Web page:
After the double humiliation of Brazil by Germany (7-1) and by Holland (3-0) the depression in the host country of the World Cup was almost total: adults and little kids weeping uncontrollably, dire predictions of national decline, the cherished 'futbal', the nation's favorite pastime, biting the dust.
Was it all worth it? What is the point of all this pain and suffering when Brazilians could have stuck to samba, gorgeous Copacabana beaches and enjoyed delicious mixed grills?
As Monday Morning Pop Philosophers let us muse over the ethics of sports, competition, conflict and its ultimate version -- War.
The most abstract representation of War is the game of chess. Now, we can ask, is chess bad in that it incites humans to play at WAR, or is it good in that it allows us to PLAY at war, with ultimately harmless results? Are Games and Sports a prelude, exacerbator or substitute for armed struggle?
First the commonalities between sport and War. Both excite strong passions of Us vs. Them, of nationalism, of pride in victory and shame in defeat. The language is similar, 'kill, annihilate, neutralize, take out'. Conflict is glorified : to the victor the spoils.
But there is at least one notable difference: what happens to the losers. War has a certain finality in it which sports and games do not. In War when you are killed, that's for keeps. No reset button, no start over. Your stay in this world is gone for ever. While the World Cup teams were staging elegant plays leading to occasional goals, in the name of Us vs. Them, in Ukraine, Syria, Iraq and Gaza, people were dying, also in the name of Us vs. Them.
Even if we set aside death, the treatment of victors and vanquished is very different, in sports and war. The winners of the World Cup get a handsome bonus, while the losers get a slightly less handsome bonus. Some sponsorships may be lost, but the rich losers still stay very rich and live on to fight another day. In War, the vanquished who escape death will suffer occupation, misery and, in the past enslavement or serfdom.
Are sports, then, are a good substitute for War? Yes and No.
In Ancient Greece, battles were sometimes decided by a duel fought by the two best fighters from opposing armies in bilateral combat, thus sparing thousands of other deaths. This was illustrated in the opening scene in the movie TROY matching Achilles to Begreus. It would indeed be an improvement if political struggles could be decided on the playing field with no bloodletting.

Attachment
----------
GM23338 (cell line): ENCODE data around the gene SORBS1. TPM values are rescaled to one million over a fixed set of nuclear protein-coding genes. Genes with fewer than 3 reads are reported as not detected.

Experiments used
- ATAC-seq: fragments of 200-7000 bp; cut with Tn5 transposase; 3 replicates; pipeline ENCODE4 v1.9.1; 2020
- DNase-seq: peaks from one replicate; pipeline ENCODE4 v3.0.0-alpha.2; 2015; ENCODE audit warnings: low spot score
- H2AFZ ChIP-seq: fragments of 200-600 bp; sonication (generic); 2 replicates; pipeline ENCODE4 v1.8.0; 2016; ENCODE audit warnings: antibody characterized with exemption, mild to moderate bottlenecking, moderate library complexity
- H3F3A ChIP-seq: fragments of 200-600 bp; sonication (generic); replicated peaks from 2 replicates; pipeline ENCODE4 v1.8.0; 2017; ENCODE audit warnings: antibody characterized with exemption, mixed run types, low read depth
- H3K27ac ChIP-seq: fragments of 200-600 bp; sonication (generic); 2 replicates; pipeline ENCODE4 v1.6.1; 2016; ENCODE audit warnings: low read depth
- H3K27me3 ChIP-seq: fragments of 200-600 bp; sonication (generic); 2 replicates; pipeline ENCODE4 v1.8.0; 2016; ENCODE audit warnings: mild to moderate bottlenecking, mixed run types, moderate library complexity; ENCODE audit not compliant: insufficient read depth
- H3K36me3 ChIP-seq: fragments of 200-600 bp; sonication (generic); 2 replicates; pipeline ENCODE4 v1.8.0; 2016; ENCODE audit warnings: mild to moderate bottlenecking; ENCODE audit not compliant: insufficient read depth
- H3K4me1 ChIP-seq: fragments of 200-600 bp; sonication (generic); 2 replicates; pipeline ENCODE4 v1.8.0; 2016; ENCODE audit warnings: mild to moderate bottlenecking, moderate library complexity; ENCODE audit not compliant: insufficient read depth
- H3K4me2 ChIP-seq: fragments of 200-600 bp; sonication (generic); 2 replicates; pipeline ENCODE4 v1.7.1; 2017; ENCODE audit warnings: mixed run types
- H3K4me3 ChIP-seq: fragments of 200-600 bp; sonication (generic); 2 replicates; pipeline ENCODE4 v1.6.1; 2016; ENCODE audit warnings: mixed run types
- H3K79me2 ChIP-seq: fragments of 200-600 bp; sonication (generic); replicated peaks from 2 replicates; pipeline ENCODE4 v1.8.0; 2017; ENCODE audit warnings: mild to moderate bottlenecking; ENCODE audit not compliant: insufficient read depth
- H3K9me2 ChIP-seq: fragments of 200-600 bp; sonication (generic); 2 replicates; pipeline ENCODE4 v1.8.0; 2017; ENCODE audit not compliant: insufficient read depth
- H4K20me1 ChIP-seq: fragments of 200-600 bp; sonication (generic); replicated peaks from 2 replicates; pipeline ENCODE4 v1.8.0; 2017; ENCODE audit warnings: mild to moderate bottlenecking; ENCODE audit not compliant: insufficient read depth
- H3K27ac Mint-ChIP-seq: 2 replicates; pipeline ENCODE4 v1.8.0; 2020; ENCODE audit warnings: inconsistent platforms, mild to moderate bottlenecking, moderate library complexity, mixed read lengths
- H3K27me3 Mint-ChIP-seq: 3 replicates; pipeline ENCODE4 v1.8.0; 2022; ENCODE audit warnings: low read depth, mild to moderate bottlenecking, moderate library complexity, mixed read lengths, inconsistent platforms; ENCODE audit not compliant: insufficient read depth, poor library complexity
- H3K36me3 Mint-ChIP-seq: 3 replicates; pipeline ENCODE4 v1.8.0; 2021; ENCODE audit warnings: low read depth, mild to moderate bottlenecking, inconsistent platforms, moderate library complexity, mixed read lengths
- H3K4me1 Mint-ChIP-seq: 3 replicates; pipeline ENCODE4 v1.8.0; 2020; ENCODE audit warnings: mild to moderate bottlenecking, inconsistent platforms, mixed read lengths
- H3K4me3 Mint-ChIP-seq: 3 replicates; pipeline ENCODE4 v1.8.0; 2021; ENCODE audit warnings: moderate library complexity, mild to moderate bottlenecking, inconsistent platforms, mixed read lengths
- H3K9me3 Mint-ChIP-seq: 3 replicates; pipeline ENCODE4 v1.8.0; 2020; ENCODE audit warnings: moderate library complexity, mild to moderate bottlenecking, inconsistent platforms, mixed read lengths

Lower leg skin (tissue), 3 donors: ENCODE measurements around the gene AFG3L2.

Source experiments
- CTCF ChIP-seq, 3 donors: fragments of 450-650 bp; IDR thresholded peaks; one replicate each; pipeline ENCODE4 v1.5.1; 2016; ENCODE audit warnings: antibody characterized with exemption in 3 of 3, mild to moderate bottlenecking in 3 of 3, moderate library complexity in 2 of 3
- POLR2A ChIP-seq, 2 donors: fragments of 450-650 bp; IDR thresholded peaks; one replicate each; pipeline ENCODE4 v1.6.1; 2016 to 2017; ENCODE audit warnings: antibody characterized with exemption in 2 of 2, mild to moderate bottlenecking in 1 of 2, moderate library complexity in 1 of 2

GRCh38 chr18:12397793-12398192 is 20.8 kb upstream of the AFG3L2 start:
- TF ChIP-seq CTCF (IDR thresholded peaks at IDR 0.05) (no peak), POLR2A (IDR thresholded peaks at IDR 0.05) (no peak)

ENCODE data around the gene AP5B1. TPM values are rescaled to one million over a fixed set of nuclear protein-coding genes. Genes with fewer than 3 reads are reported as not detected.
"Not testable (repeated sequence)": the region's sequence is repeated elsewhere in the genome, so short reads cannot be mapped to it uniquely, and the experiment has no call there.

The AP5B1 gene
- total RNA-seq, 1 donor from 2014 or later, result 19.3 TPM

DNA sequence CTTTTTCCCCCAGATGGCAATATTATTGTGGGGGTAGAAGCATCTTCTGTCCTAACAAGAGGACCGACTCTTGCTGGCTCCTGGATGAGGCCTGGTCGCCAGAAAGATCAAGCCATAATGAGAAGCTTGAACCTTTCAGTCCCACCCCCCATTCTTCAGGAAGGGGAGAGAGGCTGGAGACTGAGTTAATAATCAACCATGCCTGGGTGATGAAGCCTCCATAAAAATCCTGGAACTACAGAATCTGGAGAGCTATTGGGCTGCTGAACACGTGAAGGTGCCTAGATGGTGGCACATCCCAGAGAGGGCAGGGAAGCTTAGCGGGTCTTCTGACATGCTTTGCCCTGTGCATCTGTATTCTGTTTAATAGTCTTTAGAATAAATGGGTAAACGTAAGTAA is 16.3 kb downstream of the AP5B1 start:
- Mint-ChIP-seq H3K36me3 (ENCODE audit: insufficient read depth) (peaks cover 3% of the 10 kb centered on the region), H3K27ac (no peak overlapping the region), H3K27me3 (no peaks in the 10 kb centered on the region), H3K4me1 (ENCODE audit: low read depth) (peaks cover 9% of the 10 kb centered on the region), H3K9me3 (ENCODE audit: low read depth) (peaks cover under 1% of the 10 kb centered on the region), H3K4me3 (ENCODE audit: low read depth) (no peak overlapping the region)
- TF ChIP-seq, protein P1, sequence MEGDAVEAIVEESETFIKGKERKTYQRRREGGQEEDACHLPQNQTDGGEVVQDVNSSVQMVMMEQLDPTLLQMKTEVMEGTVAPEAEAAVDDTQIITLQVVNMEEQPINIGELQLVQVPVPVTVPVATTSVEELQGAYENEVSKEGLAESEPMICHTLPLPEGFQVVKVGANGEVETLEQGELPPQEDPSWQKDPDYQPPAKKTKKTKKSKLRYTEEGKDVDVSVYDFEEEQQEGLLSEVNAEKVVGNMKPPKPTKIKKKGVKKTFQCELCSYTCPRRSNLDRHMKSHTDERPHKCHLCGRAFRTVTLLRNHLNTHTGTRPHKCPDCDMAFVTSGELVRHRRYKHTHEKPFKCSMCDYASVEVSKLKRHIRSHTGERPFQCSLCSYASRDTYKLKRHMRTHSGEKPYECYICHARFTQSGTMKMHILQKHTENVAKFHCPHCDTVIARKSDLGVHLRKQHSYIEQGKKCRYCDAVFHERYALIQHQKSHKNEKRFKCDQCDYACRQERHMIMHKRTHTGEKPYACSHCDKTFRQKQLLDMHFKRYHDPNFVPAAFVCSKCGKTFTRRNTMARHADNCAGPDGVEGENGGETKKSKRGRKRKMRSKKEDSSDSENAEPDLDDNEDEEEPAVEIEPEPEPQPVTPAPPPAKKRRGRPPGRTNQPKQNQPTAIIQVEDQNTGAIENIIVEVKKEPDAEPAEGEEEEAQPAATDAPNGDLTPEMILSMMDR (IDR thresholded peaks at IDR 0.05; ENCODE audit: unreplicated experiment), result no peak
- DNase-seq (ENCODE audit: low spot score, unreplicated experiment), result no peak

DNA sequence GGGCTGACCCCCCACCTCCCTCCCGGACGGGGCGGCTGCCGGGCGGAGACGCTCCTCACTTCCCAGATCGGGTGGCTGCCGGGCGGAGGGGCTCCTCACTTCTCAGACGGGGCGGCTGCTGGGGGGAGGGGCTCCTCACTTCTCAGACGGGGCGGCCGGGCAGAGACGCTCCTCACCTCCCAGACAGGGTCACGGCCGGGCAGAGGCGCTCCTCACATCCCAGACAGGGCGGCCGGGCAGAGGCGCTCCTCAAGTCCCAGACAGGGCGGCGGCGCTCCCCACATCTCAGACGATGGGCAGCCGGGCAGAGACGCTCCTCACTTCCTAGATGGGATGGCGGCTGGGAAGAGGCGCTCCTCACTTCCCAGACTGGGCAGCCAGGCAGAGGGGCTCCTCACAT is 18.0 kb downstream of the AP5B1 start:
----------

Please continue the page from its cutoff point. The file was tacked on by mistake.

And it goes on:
But we have to make a distinction between types of hostile games.
Soccer is indeed a 'beautiful' game, marked by the choreography of pretty passes with very little violence, unlike contact sports like American football and Canadian hockey, where violence is an integral part of the game. At the extreme of the violence scale we have boxing, 'ultimate fighting' and the Roman gladiatorial bouts in the Coliseum where defeat usually meant death.
Video games are a special case. The early ones like Space Invaders were abstract shoot 'em up games, divorced from reality. But the contemporary high definition ones are so near reality that they are too close for comfort. By simulating warlike violence they promote it, especially in the minds of gullible teen agers and have often inspired the mass shootings which have plagued American Society, in the past few years. These games have definitely exacerbated rather than dampened hostile passions and must be considered dangerous. Regulating them would make a lot of sense.
But, it might well be asked, should inter-human hostility be considered, a basic need that has to be satisfied, one way of the other, or can we do away with it altogether ?
The partisans of 'empathy' will argue that it is not a basic need. However, evidence suggests that inter-human struggle may be hardwired in our species because of the need to fight in order to survive. This was true when we were facing the dinosaurs, but it is still true when we have to protect ourselves against viruses which are bent to destroy us. Our immune mechanism is programmed to destroy them first. The pugnacity of humans seems to be a survival condition and intra-specie conflict one way to keep this pugnacity alive.
What then is our armchair conclusion after the month long World Cup party?
Competition and conflict is part of the human condition, in culture, politics and obviously economics, because markets will not function without competition.
But let us channel these primal drives towards more convivial and even friendly forms, where after the fight, we party together. Let us have more 'beautiful games' like soccer and less 'ultimate fighting'. Let's celebrate what some have called "la copa permanente" -- an ongoing revelry of competition and celebration where the winners win a lot and the losers lose a little -- leading to a much better world than our present daily diet of medieval killings and executions which are a disgrace to humanity.Suggest a correction